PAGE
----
A shot of the brush fire as seen from Holland Road. For more photos, please visit twitter.com/SouthbridgeNews. Kevin Flanders. (click for larger version)
April 05, 2012BRIMFIELD — Fire crews from at least 30 Massachusetts and Connecticut communities converged on Brimfield Wednesday, April 4, to battle a 50-acre forest fire the wind pushed through the downed trees and brush left from last year's tornado.
As night fell, the fire was only about 30 percent contained, and firefighters in the woods were being pulled out, leaving crews to control the edges of the blaze, Brimfield Fire Chief Fred Piechota said. That was in part because weather forecasts were calling for a storm front to roll through with minimal rain but high winds.
"We plan to stay all night" and go back into the woods in the morning, he said, noting the fire had a lot of fuel because of numerous "small twigs, large trees and everything in between."
Sources on the scene said the blaze apparently started around 12 p.m. in the area of 27 Paige Hill Road, although a cause is not yet known.
Police Chief Charles Kuss said the call came in as "a brush fire out of control. Brimfield Fire knocked it down, but it popped up again behind them."
There were about seven homes on either side of the fire, but none of them were threatened significantly. There was no need to order evacuation, although residents generally "self-evacuated," Piechota said.
"This is the deadly stuff like this," said one of the Brimfield Emergency Management volunteers present who declined to give his name. "The fire's to the point, with this wind, they're afraid to engage firefighters in the woods, so they're trying to put in firebreaks. They want to have the fire come to them rather than go to it."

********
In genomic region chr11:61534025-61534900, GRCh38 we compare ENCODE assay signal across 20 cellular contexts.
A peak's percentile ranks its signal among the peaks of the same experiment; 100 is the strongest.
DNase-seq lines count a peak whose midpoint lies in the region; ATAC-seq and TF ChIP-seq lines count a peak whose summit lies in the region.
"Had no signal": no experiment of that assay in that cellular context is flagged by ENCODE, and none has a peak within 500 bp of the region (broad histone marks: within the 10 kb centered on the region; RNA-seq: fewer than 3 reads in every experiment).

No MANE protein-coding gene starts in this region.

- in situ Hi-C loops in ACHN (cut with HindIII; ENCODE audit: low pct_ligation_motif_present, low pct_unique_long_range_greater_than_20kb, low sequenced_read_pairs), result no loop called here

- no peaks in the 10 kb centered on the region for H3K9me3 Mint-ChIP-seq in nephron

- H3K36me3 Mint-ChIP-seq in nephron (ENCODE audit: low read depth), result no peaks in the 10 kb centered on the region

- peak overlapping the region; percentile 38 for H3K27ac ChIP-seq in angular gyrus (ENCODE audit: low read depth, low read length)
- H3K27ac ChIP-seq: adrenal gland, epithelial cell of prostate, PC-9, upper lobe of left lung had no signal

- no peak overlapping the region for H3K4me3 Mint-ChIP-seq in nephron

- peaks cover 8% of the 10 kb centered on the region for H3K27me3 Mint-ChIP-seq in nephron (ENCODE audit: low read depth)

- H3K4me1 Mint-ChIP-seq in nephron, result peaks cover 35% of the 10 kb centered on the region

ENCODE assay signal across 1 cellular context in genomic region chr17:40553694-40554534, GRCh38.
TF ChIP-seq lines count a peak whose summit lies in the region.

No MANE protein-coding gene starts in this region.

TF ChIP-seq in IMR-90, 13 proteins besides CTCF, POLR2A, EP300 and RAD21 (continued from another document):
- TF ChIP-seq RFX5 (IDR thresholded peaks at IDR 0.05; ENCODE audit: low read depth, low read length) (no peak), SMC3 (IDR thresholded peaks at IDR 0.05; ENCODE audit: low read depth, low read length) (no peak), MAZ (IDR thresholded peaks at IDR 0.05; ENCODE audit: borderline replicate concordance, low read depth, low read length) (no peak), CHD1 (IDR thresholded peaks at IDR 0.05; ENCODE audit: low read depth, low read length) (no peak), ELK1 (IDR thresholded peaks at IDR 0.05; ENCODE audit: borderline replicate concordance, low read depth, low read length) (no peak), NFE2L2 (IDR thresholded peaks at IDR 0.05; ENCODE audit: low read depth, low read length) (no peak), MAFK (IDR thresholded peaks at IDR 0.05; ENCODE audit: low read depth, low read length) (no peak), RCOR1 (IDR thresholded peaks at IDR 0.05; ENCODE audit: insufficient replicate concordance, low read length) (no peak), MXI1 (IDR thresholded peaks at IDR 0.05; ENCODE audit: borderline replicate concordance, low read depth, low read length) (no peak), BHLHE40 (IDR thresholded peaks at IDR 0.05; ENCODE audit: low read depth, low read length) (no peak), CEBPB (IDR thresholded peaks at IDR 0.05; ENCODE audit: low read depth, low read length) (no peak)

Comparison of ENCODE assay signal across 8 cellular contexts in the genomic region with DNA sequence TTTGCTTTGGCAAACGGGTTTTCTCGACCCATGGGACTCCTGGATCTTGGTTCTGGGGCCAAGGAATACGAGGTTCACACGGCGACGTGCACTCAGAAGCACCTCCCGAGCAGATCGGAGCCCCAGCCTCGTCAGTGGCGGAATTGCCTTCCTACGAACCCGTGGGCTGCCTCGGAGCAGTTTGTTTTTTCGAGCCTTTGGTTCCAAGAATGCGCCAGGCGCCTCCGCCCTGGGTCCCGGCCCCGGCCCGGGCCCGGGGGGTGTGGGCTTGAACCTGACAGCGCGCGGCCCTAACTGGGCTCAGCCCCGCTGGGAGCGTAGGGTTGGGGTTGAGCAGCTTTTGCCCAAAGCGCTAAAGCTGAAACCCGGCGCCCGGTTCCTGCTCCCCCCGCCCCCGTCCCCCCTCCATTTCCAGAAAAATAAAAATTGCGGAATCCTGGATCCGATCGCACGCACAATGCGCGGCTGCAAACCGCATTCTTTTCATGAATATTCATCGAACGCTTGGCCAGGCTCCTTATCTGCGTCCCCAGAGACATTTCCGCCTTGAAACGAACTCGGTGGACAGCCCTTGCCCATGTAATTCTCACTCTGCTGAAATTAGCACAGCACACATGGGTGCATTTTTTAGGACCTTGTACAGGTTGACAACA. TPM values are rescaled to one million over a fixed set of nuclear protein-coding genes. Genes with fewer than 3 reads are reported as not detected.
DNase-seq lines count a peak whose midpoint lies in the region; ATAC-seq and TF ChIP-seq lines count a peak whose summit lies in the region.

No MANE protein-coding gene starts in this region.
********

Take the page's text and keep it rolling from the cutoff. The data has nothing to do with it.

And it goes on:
As the day wore on, the volunteer added, "The good news is that the wind is pulling it back into the green forest [and away from homes]. If it had stayed in the tornado area, who knows where it'd go."
Piechota essentially confirmed his first statement later, thanking contractors for cutting firebreaks and access roads into the woods all day.
Besides cutting crews, a host of other civilians aided the effort. Some helped by providing food and water, some helped remove horses and similar animals, and others came in with fuel trucks. Likewise the effort saw state assistance from several agencies, including Department of Conservation and Recreation, Mass. Emergency Management Agency, the Division of Fire Services and the National Guard, which provided helicopters for 15-20 water drops (the choppers scooped water from East Brimfield Lake near Streeter Beach, while tanker trucks reloaded from the nearby streams).
Fire Marshal Stephen Coan warned people "we're not going to see any relief" from the current dry conditions for the foreseeable future. For that reason, he urged people to stay out of the woods with motorized vehicles, campfires and smoking, among other things.
"Part of what we're dealing with is just Mother Nature — there's so much woody debris on the ground," he added, praising the cooperation among state agencies and the emergency management process that brought things together.